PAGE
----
Saturday Heat Race
Saturday Main Race
On the heels of a completely underwhelming season opening event at High Plains Raceway, we loaded up the truck, trailer, and race car, and headed west over the Rockies to Miller Motorsports Park. The event wasn’t an SCCA weekend, but a “MPRA” weekend – a racing series conducted annually by Miller Motorsports Park using the various configurations on the track.
The weekend gave us some sense of forshadowing not even one hour into the trip. Making the turn-off from I-25 to I-80, which would take us west to Utah, I looked in the mirror to see
flashing blue and red. I dutifully pulled over, but the police car rocketed by, and proceeded to park in the middle of the highway. The reason? I-80 was being closed due to
snow, ice, and two jackknifed rigs that couldn’t be extricated due to the poor conditions.
So, we turned around and headed back to Fort Collins, and decided to take an alternate route north, via 287 to Laramie. About 30 minutes in, this proved to be an exciting
decision, as we found ourselves in a whiteout blizzard with 3+ inches of snow blowing across the road. We inched our way over the pass with no excitement other than a
terrified old lady in a Mazda having a big moment around one of the bends.
The nasty weather behind us, we made it to Salt Lake and Tooele with no further dramas, and began setting up camp for the weekend.
One of the big draws for heading out this way was to come run with Chris Farrell in his WF-1, to get a sense of where our competitiveness lay. After a solid run at Runoffs, and some improvements over the off-season, hopes that we might be within earshot of Chris were running high in my head.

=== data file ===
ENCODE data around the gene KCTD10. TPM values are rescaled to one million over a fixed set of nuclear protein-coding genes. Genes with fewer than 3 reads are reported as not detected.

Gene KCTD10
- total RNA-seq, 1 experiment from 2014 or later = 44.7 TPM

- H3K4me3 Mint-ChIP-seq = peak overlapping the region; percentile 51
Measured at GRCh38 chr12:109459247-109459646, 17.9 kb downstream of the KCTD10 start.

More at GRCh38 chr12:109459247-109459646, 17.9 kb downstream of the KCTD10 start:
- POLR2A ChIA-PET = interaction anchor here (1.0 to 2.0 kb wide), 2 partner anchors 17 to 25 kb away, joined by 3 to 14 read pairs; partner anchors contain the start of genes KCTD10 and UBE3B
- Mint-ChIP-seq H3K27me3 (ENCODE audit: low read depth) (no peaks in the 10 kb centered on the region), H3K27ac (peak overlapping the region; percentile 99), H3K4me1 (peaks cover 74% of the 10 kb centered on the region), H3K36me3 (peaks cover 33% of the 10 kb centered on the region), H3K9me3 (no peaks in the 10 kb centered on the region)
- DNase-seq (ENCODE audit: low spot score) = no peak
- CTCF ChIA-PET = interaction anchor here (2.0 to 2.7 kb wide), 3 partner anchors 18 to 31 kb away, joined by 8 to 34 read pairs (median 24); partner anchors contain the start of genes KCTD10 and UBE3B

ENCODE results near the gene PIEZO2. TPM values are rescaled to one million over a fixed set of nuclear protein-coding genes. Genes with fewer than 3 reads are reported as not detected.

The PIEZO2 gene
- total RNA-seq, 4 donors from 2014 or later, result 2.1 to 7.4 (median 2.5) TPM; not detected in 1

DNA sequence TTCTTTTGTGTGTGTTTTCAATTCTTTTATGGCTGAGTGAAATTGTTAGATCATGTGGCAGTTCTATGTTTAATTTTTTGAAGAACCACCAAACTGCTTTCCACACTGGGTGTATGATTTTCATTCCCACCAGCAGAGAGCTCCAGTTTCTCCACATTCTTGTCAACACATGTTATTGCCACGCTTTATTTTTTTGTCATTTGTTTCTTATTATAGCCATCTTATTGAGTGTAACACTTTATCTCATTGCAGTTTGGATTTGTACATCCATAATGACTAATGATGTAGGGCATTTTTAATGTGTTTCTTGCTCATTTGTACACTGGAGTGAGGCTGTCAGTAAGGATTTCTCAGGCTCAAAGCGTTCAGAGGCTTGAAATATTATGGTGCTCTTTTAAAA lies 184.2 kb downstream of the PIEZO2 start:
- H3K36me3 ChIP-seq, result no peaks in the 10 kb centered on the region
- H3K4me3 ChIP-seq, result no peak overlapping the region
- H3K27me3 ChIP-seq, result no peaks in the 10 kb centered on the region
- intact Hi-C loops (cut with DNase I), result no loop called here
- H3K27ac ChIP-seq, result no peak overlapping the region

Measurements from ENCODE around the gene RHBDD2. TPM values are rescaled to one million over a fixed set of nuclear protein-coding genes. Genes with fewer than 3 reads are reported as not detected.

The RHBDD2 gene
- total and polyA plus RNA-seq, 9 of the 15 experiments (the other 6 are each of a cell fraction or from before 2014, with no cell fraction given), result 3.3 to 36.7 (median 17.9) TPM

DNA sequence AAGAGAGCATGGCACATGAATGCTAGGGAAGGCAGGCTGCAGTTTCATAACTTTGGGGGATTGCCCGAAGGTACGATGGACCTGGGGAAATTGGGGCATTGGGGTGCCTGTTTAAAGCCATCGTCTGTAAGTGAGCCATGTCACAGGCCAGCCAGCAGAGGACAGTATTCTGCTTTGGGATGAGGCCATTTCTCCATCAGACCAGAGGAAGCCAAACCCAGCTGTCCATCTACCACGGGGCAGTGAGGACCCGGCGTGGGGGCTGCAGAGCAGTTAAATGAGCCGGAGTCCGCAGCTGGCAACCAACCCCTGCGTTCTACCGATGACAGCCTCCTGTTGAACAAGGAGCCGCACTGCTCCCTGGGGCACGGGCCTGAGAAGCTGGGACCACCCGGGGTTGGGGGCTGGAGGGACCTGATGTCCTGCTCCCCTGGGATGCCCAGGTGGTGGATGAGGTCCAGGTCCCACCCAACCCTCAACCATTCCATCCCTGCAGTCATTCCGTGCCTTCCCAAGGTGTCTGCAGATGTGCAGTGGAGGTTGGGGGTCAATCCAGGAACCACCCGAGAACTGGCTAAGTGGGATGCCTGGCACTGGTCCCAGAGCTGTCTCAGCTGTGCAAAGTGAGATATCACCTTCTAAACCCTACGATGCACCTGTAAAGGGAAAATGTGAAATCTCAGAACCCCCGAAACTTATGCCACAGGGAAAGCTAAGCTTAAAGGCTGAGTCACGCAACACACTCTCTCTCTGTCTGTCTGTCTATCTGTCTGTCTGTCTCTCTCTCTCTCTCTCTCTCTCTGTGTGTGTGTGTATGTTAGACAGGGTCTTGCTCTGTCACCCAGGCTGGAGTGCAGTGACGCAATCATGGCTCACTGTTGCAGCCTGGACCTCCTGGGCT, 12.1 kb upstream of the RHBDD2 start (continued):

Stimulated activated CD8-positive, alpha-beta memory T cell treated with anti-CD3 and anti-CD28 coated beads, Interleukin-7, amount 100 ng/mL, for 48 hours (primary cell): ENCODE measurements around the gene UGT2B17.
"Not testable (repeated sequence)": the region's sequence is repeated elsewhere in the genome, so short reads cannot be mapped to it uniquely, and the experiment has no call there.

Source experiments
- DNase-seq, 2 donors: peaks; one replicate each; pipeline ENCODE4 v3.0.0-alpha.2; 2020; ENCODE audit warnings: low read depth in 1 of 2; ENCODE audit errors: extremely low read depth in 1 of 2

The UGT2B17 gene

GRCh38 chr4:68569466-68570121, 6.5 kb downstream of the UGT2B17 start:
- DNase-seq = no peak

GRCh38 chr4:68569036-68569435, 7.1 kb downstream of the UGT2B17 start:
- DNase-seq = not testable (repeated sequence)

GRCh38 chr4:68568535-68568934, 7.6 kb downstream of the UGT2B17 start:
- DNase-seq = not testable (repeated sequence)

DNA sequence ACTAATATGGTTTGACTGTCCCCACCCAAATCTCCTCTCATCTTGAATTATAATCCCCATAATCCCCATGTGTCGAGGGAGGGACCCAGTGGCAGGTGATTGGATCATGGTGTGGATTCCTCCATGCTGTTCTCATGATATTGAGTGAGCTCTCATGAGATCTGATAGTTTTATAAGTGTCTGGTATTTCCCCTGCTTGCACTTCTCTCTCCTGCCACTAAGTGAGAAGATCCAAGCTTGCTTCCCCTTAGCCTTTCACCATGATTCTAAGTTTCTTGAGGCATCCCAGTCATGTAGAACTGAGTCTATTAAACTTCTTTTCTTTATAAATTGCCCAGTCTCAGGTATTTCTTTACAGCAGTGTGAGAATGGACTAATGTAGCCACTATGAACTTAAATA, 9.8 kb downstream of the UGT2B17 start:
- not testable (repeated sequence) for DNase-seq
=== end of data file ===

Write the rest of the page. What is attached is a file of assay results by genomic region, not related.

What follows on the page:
Friday I spent getting to know the track, gradually inching my way up in speed, and down in time. I had the same setup on the car as from HPR, though we’d raised the front springrate to 1300# at HPR to cure an odd rear-end nervousness that I hadn’t noticed before that weekend. That would be a omen of things to come, as it turns out.
The rear-end instability was still in evidence from HPR, so we complimented the 1300# fronts with 1100# rears (using the higher rear MR still), to see if that would calm down the car.
So far, back with the Goodyears, I couldn’t quite get the same rock solid stability that I had been able to get with the Hoosiers, which paid off so well at HPR and Road America at the
end of last season. At different points we tried lowering the front to get a bit more aero in the car, and then lowering the rear to try and stabilize it as that problem worsened also.